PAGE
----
We used data from Barrow, Alaska to generate some sample graphics to consider for the Arctic Report Card. It is anticipated that similar graphics can be generated for each of the other five Arctic sites, but using different time periods for their “climatologies”. Figure 1 shows data from the DOE ARM SKYRAD measurements. The gray areas represent the + 1-sigma values about the monthly means from 1998-2012. The green symbols show the monthly average values for 2012. The blue symbols show the monthly average values derived from the ECMWF reanalyses (ERA-Interim); the uncertain bars indicate + 1-sigma variation about the monthly means over the time period 1998-2012. [ERA-Interim was used because it was determined by Cox et al (2012) to be the most accurate reanalyses product for Barrow, Alaska.] Note that the most significant differences between ERA-I and the measurements is in the spring in the upwelling shortwave component.
Figure 2 shows the 2012 anomalies in the four surface radiation components, plus the net radiation anomaly. The anomalies are computed versus the 1998-2012 average from ERA-Interim. The net radiation shows slightly positive anomalies across the Arctic, with the largest anomaly occurring over the Beaufort Sea and into the northwestern Canadian Archipelago. There are also some smaller positive anomalies in the Barents and Kara Seas near Novaya Zemlya. All of these anomalies seem to be associated with negative anomalies in these areas in the upwelling shortwave flux. Both the downwelling and upwelling longwave flux anomalies for 2012 are large and positive for much of the Arctic, especially over the Barents and Kara Seas, but these two components largely cancel each other in the net radiation anomaly.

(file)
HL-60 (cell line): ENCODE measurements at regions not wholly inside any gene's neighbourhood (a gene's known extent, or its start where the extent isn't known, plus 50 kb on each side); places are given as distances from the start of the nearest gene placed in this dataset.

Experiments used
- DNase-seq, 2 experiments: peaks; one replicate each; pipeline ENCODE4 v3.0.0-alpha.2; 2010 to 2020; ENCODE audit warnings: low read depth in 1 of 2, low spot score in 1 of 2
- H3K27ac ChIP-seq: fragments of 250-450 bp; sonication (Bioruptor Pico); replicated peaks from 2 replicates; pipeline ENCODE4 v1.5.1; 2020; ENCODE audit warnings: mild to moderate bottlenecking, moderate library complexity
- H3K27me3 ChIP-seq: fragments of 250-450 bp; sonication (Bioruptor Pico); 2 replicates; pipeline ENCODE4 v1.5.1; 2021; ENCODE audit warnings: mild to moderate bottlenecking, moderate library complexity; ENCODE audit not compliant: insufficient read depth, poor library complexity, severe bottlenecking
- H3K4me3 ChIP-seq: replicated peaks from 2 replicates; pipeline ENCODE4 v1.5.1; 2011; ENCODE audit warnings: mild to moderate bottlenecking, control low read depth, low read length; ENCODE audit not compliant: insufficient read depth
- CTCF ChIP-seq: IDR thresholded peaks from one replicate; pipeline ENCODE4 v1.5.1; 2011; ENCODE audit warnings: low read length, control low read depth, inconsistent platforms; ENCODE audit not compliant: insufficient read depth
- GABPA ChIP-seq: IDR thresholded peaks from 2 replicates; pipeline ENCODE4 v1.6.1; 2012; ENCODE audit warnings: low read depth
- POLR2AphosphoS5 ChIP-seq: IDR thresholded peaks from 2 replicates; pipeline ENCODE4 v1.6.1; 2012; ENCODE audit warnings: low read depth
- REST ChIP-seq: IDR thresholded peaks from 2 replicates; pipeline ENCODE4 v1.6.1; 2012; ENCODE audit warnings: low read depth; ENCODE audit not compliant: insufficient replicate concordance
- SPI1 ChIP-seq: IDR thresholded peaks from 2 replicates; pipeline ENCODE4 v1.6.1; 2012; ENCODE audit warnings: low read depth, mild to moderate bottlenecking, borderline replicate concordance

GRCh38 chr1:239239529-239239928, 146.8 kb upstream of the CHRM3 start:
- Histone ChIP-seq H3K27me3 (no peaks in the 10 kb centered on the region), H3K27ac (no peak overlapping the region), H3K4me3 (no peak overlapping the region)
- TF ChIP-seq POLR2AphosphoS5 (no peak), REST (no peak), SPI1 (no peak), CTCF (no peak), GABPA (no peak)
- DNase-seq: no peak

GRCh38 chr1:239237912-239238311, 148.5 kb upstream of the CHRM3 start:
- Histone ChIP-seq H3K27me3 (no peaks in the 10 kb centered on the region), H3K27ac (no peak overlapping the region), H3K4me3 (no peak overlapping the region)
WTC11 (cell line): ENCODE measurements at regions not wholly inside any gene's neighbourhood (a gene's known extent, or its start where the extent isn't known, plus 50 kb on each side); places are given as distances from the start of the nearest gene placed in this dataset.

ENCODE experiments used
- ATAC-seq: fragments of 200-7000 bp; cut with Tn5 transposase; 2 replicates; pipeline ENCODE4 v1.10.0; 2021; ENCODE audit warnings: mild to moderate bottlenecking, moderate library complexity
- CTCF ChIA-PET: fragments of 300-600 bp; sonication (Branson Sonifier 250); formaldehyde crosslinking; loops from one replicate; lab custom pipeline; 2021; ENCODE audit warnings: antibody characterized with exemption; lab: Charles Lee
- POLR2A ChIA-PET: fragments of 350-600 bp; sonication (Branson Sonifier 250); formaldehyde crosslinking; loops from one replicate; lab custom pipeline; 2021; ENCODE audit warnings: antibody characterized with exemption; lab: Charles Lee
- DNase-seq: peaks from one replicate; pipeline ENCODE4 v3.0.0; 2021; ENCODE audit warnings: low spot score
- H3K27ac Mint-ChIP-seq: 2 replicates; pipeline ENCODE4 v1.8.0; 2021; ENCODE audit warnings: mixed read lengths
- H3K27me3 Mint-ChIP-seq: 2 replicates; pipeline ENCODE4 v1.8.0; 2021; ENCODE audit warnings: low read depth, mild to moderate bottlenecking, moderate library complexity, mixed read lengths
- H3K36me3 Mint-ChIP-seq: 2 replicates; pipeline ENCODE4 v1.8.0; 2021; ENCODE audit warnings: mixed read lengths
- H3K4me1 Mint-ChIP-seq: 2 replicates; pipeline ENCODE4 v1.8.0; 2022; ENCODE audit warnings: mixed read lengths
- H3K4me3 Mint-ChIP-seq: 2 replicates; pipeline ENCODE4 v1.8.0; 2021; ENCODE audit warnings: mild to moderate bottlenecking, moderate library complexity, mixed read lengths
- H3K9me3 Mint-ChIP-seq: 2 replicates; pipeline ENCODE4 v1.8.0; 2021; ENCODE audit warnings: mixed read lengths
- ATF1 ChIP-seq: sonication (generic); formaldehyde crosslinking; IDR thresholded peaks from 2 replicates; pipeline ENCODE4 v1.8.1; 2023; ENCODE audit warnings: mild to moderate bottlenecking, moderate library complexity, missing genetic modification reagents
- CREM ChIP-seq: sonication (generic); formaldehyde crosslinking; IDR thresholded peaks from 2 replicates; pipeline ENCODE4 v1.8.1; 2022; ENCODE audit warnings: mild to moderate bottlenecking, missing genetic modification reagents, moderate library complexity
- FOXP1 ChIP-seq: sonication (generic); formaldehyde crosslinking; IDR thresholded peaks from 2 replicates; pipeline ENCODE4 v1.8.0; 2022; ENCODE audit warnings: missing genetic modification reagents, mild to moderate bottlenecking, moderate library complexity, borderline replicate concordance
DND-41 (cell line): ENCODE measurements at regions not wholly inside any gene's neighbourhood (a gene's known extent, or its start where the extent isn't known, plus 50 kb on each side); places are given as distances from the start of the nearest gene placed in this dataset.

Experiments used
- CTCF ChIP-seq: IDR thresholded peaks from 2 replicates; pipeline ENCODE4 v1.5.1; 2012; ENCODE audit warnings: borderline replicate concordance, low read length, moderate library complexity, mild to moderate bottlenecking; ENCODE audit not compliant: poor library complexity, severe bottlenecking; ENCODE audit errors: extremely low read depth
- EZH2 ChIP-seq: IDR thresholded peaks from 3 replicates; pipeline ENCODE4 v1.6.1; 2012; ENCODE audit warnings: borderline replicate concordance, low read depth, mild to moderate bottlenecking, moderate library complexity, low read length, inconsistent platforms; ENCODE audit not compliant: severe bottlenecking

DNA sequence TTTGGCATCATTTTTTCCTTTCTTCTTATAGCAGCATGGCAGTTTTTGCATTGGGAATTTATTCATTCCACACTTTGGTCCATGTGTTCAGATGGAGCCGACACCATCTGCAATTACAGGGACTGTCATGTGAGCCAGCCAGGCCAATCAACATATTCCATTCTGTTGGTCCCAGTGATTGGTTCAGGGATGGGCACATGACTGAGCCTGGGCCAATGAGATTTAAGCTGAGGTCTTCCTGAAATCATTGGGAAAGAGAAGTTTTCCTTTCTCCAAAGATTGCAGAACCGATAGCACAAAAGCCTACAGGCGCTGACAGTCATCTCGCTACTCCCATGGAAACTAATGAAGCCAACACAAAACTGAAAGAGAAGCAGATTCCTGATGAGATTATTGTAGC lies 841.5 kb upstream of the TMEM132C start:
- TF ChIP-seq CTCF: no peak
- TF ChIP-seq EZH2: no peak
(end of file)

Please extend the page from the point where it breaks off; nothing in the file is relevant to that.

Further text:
Finally, Figure 3 provides plots of each of the four components and the net radiation for all seasons from 1998 through 2012. There appear to be increasing trends in the annual downwelling and upwelling longwave fluxes as a function of time, and perhaps decreases in the two shortwave components and the net radiation. However, note that only 15 years of data are plotted, so long-term trends may not be statistically significant.
Cox, C. J., V. P. Walden, and P. M. Rowe, 2012: A comparison of the atmospheric conditions at Eureka, Canada, and Barrow, Alaska (2006–2008). J Geophys Res-Atmos, 117.
Long, C. N., and Y. Shi, 2008: An automated quality assessment and control algorithm for surface radiation measurements. J. Open Atmos. Sci, 2, 23–37.
Matsui, N. and Coauthors, 2012: Evaluation of Arctic broadband surface radiation measurements. Atmos Meas Tech, 5, 429–438, doi:10.5194/amt-5-429-2012.
Ohmura, A. and Coauthors, 1998: Baseline Surface Radiation Network (BSRN/WCRP): New precision radiometry for climate research. B Am Meteorol Soc, 79, 2115–2136